People in the countryside reported seeing the zombie-bees buzzing around their porch lights before dropping down dead. Beekeepers explained that honeybees do not take night flies, and the phenomenon is worrisome.
The unruly insects were previously spotted on the West Coast, but a recent study shows that zombie bees are occurring on the East Coast as well. This problem may become another major risk for bee populations, which are already threatened by another mysterious phenomenon called colony collapse disorder.
John Hafernik, a biologist from the San Francisco State University who was also involved in the study, said that the findings do not suggest that the fly parasite may bring the doomsday upon remaining bee colonies. He added, however, that the phenomenon was ‘interesting’ because no other bug managed to influence the bees’ behavior and force them to leave their hive at night.
In 2012, Hafernik looked for volunteers to document cases of zombie bees in their areas. The project was called ZomBee Watch. Participants were asked to provide photos of the insects affected by the condition with their report. About 100 reports were confirmed.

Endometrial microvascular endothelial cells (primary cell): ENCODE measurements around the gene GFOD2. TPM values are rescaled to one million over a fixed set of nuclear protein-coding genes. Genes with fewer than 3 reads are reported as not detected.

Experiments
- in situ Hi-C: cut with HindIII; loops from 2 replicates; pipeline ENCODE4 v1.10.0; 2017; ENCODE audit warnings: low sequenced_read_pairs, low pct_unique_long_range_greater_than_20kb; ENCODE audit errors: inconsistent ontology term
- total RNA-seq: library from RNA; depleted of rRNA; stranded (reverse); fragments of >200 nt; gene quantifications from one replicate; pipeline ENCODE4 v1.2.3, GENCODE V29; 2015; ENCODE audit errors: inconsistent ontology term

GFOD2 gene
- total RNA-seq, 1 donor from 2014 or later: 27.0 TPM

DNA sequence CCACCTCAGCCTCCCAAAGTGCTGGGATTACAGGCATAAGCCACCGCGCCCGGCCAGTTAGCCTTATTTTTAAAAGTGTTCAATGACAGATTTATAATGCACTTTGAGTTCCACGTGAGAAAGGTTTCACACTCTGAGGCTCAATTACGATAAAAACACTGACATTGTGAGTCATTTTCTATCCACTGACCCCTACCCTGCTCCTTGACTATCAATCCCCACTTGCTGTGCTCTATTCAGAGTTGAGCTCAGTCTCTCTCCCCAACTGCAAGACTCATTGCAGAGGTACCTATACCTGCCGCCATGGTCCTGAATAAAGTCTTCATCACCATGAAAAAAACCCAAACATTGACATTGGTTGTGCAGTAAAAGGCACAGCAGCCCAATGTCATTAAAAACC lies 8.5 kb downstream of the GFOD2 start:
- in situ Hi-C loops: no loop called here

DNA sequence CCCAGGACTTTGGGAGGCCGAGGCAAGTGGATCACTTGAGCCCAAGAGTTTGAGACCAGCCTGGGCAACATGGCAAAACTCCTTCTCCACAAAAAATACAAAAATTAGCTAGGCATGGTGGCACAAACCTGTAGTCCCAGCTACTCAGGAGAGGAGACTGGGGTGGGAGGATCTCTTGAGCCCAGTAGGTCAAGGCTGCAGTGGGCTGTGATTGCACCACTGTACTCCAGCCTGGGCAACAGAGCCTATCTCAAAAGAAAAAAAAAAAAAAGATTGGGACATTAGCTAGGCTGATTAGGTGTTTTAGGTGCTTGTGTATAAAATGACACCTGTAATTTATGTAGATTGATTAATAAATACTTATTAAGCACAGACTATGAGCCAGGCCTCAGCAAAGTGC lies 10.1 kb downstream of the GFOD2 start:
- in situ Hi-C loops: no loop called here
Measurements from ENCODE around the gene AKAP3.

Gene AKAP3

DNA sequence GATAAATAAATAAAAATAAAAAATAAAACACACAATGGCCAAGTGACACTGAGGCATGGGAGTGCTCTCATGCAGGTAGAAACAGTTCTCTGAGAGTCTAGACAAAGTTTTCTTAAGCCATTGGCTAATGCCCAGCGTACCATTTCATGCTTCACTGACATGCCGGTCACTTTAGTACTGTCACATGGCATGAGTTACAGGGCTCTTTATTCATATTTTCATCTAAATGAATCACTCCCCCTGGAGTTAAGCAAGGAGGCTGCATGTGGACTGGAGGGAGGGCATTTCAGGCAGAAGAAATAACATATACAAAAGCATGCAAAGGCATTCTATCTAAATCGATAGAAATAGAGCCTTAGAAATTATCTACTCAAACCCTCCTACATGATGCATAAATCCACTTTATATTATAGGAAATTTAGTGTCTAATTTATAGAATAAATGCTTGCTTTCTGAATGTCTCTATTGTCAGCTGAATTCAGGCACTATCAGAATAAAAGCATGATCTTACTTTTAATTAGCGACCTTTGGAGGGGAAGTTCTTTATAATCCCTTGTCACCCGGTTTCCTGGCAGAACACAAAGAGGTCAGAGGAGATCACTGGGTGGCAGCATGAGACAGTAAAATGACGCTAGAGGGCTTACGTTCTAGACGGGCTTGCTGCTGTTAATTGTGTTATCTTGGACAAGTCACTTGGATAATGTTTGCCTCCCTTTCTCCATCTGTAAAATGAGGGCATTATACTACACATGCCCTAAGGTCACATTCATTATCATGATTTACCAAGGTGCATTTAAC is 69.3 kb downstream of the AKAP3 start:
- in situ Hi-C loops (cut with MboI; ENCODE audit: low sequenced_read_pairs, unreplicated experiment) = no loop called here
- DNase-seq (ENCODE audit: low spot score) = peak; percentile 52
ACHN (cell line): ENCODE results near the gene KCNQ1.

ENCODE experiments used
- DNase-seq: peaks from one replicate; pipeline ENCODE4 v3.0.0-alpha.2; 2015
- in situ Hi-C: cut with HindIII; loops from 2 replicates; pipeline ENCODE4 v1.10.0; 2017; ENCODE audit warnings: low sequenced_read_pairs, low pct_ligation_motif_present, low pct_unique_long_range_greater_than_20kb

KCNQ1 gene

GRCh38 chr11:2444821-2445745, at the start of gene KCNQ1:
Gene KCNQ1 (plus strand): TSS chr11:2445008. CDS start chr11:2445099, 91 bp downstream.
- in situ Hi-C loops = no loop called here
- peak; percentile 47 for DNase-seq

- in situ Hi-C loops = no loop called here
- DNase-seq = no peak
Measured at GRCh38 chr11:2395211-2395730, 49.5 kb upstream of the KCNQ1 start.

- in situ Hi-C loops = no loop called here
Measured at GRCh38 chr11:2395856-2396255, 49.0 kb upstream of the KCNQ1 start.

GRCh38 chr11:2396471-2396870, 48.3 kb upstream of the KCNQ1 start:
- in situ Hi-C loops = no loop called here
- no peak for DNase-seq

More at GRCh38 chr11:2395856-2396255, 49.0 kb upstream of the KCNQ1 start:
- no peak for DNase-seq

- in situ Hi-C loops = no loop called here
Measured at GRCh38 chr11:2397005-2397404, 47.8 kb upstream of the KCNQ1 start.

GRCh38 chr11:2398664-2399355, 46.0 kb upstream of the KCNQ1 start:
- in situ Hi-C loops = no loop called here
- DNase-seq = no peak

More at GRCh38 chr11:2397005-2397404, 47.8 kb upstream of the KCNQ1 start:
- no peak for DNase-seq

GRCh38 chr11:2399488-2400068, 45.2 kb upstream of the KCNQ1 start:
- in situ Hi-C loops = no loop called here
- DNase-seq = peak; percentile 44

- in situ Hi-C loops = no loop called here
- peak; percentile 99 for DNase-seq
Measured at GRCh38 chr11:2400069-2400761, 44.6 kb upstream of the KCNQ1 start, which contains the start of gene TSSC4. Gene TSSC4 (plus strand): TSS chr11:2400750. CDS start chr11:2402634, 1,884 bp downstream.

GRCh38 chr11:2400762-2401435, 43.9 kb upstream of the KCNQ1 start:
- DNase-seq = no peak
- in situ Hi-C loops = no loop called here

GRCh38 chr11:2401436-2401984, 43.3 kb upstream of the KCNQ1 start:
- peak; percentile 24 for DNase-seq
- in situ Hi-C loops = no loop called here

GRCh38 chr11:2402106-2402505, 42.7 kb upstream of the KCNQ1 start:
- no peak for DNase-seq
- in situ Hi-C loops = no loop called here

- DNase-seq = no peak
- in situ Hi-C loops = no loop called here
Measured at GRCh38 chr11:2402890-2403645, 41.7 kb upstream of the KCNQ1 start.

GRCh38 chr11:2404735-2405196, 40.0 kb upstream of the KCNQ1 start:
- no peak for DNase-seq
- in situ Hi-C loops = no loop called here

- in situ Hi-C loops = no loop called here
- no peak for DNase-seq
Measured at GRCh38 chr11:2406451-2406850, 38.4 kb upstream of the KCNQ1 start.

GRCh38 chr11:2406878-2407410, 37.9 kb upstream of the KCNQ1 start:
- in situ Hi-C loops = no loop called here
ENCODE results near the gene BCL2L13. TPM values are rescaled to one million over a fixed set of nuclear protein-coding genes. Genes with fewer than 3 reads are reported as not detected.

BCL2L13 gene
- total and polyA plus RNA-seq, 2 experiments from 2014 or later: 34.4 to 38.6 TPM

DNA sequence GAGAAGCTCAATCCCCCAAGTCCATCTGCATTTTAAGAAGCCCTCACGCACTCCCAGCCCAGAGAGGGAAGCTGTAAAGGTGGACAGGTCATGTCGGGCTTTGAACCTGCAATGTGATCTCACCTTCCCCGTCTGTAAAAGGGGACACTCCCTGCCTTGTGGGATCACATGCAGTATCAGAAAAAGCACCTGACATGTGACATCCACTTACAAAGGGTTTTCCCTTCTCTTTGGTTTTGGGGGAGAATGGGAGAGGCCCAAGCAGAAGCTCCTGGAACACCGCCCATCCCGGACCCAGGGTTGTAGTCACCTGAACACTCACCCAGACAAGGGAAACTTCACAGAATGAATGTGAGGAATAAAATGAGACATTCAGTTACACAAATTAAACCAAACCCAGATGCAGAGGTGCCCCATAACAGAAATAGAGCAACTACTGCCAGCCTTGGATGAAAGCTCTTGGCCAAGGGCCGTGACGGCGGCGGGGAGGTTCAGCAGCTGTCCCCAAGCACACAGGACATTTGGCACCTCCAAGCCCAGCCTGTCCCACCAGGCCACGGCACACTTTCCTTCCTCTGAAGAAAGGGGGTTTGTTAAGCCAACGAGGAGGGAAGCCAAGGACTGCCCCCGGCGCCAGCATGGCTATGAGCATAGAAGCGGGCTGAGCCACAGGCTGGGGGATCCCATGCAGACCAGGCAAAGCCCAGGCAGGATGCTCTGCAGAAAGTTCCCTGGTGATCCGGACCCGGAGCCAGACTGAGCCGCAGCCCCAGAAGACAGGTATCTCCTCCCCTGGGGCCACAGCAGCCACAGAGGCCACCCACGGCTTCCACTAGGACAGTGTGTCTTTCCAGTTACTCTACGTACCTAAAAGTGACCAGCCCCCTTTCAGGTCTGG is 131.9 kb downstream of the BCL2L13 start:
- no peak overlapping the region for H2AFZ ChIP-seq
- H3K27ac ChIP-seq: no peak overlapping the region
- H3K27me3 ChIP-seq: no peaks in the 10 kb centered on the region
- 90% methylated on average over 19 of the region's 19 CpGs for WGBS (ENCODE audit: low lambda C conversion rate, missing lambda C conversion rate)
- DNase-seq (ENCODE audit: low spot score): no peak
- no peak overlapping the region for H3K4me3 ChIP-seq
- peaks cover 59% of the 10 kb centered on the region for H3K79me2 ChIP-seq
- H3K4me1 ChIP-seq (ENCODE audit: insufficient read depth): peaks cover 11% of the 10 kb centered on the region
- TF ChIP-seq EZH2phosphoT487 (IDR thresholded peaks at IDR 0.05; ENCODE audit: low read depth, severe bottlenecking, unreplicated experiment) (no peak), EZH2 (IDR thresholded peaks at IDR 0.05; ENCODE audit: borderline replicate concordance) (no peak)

The mysterious fly parasite is also a nuisance to yellow jackets since it uses them as hosts for their pupae. Hafernik first observed the phenomenon in 2008, when several bees were buzzing around a light outside his office before dying. The researcher took those bees in his office studied them and noticed that the parasite’s pupae were emerging from their dead bodies.
That was the first documented cases of honeybee zombification in San Francisco. The team explained that the parasitic Apocephalus borealis ambush honeybees while they are at work. They manage to pierce their guts and inject their eggs. As larvae develop, bees engage in a strange behavior.
The first case of zombie honeybees was observed two years ago by a Vermont beekeper. Other cases were confirmed in the Hudson Valley, New York, and in other Eastern states. But professional beekeepers say that the news that a strange fly parasite zombifies U.S. honeybees is no reason for panic, yet.
They said that facts need to be checked before rushing to any conclusions. They believe that the parasite may be a common pest to honeybees but researchers were able to detect it only recently. Nevertheless, Hafernik noted that honeybees buzzing at night never happened before.
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